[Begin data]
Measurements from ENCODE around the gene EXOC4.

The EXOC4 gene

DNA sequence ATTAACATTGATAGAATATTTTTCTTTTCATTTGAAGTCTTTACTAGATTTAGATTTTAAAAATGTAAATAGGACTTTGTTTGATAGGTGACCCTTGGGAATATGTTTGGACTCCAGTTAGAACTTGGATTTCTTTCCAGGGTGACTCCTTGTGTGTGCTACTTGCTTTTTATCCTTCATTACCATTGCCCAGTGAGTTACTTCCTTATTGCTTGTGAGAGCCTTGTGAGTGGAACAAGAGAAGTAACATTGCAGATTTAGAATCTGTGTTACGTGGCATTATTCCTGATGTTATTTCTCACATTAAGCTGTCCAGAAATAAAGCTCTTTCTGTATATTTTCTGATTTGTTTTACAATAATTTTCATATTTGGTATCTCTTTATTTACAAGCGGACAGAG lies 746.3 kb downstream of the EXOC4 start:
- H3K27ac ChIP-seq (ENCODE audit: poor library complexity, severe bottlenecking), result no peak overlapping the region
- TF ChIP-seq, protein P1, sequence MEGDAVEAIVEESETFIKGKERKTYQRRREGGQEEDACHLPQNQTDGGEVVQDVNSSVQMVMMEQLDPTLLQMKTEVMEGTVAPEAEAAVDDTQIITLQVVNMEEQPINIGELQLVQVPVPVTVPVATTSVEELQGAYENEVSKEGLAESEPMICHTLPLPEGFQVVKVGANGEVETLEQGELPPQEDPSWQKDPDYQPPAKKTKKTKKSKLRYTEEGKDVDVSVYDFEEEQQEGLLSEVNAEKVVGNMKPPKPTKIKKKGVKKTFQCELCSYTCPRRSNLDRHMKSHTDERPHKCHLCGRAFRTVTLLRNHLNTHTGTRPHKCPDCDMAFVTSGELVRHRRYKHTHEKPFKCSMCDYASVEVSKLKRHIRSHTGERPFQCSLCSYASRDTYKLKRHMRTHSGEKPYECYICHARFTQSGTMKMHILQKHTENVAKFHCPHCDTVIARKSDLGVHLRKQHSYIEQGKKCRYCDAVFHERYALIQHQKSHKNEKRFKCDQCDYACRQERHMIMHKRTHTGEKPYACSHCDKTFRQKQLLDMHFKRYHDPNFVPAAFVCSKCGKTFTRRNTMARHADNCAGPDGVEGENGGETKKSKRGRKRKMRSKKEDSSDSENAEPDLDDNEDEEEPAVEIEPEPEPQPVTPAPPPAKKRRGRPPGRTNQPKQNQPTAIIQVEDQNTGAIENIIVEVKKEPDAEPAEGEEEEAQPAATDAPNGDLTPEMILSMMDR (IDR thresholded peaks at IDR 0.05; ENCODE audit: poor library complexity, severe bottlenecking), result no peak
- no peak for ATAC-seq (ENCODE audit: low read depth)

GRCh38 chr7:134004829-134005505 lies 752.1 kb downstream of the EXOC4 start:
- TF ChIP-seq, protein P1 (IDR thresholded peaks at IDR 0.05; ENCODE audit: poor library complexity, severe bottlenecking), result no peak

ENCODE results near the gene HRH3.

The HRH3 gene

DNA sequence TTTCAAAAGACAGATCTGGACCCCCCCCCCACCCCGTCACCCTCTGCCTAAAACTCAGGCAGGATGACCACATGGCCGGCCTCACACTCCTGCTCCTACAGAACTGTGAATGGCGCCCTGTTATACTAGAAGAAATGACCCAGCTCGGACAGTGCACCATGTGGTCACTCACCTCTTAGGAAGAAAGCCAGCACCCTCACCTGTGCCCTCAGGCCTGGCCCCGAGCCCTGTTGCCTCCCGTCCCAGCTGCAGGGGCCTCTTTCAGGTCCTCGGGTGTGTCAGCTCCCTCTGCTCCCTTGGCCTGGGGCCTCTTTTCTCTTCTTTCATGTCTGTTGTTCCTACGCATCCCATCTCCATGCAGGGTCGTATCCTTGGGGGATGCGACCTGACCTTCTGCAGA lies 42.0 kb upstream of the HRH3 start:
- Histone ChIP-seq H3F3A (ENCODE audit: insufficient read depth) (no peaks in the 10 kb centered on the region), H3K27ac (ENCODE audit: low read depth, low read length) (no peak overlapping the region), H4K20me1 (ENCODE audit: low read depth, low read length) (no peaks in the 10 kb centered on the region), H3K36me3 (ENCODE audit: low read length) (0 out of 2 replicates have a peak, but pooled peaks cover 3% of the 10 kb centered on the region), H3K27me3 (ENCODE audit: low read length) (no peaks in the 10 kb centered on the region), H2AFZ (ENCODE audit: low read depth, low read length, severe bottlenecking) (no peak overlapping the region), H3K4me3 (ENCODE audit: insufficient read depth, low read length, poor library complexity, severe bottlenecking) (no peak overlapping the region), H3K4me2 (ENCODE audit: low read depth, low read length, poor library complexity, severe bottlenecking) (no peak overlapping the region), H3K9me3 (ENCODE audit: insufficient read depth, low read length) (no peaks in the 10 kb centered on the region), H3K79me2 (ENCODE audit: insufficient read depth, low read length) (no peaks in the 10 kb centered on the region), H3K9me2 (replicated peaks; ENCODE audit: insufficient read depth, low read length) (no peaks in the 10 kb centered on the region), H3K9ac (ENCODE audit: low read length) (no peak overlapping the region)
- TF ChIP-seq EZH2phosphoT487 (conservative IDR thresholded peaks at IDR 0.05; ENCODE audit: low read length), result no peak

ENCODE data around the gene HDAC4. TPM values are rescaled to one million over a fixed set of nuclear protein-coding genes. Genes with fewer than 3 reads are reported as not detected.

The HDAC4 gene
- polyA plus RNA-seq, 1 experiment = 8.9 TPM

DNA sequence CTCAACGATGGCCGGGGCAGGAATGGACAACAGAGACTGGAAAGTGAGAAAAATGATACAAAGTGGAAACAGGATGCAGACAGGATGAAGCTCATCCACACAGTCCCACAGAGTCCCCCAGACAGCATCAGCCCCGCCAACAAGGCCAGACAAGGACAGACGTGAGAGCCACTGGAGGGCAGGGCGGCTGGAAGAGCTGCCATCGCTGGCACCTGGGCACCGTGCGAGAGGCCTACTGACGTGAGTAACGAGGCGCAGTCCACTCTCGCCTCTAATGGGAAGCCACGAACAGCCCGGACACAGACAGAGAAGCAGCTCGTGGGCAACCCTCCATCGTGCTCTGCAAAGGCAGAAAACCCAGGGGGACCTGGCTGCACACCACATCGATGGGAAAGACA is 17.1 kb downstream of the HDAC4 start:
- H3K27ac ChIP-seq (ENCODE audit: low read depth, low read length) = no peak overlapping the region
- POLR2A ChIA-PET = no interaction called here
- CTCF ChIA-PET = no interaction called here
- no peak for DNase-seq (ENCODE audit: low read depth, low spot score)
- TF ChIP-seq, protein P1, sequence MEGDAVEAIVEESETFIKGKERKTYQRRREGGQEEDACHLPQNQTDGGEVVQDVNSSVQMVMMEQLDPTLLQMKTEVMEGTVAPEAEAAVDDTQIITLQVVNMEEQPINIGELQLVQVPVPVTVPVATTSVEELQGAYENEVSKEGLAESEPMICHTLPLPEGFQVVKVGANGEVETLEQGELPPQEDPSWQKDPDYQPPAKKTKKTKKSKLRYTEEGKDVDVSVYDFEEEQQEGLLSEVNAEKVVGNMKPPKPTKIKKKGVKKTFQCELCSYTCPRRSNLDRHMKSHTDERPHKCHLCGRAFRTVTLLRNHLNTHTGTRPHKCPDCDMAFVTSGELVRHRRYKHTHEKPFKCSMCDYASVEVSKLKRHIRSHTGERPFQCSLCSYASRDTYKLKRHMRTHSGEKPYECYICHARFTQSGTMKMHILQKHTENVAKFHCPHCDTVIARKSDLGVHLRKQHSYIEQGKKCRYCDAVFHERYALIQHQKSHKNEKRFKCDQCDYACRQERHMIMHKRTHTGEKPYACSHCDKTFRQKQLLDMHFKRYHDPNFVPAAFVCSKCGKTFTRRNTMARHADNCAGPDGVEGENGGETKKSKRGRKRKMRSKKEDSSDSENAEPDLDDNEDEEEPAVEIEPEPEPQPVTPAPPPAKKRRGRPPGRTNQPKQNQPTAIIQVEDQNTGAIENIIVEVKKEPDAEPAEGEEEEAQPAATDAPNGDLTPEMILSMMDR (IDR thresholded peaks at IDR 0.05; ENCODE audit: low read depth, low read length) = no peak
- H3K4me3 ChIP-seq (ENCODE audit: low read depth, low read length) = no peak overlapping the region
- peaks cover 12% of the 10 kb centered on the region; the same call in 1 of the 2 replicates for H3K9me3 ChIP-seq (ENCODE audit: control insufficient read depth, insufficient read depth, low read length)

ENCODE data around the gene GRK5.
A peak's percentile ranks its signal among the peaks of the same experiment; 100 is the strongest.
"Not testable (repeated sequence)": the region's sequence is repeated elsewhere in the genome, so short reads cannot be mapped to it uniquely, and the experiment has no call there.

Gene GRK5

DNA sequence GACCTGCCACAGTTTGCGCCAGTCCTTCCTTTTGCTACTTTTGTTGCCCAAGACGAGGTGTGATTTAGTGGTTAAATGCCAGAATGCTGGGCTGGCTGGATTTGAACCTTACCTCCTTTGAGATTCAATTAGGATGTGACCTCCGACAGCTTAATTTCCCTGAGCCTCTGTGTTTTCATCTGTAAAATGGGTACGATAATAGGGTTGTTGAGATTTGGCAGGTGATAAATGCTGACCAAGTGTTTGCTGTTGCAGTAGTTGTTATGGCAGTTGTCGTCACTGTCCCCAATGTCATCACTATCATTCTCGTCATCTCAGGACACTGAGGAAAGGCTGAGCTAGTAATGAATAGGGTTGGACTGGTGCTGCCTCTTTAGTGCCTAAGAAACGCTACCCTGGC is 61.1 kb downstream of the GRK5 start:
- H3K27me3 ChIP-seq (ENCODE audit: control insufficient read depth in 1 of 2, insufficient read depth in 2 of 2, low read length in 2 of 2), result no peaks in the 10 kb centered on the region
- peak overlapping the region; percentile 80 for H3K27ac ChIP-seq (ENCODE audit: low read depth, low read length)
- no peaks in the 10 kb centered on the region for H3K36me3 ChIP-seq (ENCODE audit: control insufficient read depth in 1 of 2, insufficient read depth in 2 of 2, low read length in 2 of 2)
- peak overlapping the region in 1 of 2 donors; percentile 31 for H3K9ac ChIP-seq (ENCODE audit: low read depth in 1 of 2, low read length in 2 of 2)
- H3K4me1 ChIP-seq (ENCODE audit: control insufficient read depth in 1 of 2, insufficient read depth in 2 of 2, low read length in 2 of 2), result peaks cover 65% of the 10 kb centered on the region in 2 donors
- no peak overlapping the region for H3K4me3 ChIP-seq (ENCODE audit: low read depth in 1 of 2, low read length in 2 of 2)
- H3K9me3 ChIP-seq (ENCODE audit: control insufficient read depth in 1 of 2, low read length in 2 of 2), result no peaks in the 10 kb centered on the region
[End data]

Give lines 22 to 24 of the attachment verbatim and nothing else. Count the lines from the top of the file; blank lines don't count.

- TF ChIP-seq, protein P1, sequence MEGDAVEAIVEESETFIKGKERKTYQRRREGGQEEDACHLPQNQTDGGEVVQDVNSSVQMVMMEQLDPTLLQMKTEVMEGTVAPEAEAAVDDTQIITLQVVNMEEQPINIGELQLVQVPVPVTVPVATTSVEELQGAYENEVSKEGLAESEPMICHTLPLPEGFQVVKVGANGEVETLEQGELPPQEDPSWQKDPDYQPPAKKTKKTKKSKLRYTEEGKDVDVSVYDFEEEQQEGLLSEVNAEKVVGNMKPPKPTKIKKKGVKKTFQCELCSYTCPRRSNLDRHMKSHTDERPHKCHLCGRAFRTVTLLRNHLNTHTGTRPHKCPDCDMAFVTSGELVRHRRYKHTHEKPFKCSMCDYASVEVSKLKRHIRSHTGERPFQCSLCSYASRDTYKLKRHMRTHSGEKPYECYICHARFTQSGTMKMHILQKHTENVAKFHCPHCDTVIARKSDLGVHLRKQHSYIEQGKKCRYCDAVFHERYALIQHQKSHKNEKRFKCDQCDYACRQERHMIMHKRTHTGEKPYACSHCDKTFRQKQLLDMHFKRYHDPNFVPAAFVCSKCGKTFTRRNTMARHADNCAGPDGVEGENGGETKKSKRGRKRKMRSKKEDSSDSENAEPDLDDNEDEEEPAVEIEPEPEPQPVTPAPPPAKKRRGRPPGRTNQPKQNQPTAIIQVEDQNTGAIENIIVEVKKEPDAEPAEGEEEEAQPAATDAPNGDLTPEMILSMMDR (IDR thresholded peaks at IDR 0.05; ENCODE audit: low read depth, low read length) = no peak
- H3K4me3 ChIP-seq (ENCODE audit: low read depth, low read length) = no peak overlapping the region
- peaks cover 12% of the 10 kb centered on the region; the same call in 1 of the 2 replicates for H3K9me3 ChIP-seq (ENCODE audit: control insufficient read depth, insufficient read depth, low read length)